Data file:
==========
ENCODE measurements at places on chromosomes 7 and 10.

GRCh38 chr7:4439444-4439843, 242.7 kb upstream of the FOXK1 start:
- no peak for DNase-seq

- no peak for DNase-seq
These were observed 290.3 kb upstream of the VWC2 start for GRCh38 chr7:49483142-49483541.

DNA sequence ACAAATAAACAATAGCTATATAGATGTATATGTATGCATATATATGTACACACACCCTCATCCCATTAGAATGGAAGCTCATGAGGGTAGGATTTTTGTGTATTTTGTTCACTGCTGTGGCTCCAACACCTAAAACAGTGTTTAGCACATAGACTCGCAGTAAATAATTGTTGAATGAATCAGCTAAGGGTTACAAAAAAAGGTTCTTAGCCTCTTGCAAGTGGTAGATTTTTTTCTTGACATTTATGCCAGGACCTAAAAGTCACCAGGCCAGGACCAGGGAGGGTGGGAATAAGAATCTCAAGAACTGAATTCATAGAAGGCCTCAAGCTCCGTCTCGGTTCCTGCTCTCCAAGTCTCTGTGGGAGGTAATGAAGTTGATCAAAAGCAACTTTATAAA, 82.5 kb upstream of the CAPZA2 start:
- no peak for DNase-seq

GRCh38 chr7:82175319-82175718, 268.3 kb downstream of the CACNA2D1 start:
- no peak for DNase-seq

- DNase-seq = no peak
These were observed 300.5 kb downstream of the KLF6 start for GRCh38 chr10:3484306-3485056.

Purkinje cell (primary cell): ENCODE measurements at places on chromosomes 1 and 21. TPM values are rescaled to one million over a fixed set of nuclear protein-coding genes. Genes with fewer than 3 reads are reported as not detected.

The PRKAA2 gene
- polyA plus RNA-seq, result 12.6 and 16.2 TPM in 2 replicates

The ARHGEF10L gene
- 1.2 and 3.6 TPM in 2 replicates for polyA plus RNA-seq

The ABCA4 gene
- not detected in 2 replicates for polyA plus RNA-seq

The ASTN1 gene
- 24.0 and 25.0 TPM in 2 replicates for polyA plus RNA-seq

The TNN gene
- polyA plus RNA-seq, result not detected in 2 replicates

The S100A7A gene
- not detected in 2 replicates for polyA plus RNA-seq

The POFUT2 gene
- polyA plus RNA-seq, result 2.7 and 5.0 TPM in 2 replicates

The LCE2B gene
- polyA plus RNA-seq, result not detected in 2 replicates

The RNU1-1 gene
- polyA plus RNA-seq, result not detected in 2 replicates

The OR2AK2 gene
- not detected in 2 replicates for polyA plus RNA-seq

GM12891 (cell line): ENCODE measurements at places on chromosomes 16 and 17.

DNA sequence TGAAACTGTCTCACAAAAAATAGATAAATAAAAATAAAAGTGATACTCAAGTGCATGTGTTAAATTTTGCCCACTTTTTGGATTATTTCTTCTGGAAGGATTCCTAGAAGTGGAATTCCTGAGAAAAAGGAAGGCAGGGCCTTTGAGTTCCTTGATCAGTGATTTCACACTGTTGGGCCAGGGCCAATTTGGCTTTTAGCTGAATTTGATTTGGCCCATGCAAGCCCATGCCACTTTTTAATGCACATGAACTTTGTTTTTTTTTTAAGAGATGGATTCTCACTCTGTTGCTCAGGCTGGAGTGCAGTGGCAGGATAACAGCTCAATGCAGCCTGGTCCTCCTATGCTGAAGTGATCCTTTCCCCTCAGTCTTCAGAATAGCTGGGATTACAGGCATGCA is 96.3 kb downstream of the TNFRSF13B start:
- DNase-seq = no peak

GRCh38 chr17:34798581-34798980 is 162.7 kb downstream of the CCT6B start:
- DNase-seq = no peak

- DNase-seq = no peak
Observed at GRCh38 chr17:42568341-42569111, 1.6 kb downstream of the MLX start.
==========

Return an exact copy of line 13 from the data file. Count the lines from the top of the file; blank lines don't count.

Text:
The PRKAA2 gene